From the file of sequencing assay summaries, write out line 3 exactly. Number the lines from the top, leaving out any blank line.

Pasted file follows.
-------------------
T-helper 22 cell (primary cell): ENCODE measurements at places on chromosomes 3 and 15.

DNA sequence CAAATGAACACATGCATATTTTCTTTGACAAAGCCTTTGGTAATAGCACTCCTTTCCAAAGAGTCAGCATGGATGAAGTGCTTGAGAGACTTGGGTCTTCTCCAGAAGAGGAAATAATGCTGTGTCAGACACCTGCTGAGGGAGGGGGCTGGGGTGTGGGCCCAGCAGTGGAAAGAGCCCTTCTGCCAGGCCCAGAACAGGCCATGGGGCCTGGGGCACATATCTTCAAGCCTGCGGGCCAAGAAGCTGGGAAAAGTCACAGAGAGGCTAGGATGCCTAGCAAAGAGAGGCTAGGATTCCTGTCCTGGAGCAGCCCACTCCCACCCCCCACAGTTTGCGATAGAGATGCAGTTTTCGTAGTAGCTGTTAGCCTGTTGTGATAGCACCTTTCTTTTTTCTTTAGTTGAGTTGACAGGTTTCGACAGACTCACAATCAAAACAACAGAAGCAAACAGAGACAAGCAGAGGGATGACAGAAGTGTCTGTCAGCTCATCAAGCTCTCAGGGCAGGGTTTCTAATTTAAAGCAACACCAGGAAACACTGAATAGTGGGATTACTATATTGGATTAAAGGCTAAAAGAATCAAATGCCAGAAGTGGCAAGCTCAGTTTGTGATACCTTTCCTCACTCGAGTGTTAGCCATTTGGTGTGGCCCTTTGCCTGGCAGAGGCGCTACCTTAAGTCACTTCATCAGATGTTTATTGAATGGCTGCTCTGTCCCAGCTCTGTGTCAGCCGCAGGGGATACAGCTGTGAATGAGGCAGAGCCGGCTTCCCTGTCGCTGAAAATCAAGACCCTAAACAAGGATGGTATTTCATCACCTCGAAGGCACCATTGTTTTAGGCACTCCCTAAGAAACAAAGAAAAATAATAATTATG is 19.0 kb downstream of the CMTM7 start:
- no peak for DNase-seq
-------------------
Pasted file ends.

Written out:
- no peak for DNase-seq